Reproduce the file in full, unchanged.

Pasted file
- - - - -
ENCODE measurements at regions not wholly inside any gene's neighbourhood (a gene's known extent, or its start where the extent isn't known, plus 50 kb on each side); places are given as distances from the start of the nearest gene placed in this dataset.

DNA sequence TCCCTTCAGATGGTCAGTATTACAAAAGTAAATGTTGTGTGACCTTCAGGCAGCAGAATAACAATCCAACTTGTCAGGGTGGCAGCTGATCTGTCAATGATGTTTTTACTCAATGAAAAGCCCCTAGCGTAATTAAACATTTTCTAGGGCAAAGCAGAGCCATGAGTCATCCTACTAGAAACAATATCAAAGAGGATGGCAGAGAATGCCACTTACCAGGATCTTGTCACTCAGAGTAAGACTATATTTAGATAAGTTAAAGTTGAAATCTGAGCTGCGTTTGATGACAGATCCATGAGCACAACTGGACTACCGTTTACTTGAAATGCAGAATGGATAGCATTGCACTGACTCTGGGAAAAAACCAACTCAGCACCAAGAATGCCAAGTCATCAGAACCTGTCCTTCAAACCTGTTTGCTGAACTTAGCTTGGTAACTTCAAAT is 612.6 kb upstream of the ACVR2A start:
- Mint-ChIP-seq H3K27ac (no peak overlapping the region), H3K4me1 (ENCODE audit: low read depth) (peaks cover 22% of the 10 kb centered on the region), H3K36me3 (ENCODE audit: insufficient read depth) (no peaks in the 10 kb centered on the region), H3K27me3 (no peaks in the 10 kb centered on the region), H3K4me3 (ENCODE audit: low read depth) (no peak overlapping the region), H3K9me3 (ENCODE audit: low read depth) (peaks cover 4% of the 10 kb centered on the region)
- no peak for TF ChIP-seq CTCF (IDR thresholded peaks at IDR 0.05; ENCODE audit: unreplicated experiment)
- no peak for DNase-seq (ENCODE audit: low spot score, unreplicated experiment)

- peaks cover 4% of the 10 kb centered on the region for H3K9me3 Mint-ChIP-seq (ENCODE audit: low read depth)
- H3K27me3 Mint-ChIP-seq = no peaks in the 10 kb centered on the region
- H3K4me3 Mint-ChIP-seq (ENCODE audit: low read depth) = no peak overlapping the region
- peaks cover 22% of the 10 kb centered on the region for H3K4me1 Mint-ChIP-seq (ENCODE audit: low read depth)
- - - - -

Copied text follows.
ENCODE measurements at regions not wholly inside any gene's neighbourhood (a gene's known extent, or its start where the extent isn't known, plus 50 kb on each side); places are given as distances from the start of the nearest gene placed in this dataset.

DNA sequence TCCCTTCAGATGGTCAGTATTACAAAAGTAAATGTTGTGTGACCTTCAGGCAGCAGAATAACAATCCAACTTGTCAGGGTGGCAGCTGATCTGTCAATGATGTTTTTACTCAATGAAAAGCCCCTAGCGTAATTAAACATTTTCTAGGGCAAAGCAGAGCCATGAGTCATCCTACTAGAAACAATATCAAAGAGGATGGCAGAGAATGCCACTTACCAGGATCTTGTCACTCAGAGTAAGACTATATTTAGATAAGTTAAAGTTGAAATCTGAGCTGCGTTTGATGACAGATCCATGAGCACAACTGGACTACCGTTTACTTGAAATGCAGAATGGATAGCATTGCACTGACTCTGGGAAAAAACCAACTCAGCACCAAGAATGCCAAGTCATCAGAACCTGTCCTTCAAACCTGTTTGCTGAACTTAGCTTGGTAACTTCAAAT is 612.6 kb upstream of the ACVR2A start:
- Mint-ChIP-seq H3K27ac (no peak overlapping the region), H3K4me1 (ENCODE audit: low read depth) (peaks cover 22% of the 10 kb centered on the region), H3K36me3 (ENCODE audit: insufficient read depth) (no peaks in the 10 kb centered on the region), H3K27me3 (no peaks in the 10 kb centered on the region), H3K4me3 (ENCODE audit: low read depth) (no peak overlapping the region), H3K9me3 (ENCODE audit: low read depth) (peaks cover 4% of the 10 kb centered on the region)
- no peak for TF ChIP-seq CTCF (IDR thresholded peaks at IDR 0.05; ENCODE audit: unreplicated experiment)
- no peak for DNase-seq (ENCODE audit: low spot score, unreplicated experiment)

- peaks cover 4% of the 10 kb centered on the region for H3K9me3 Mint-ChIP-seq (ENCODE audit: low read depth)
- H3K27me3 Mint-ChIP-seq = no peaks in the 10 kb centered on the region
- H3K4me3 Mint-ChIP-seq (ENCODE audit: low read depth) = no peak overlapping the region
- peaks cover 22% of the 10 kb centered on the region for H3K4me1 Mint-ChIP-seq (ENCODE audit: low read depth)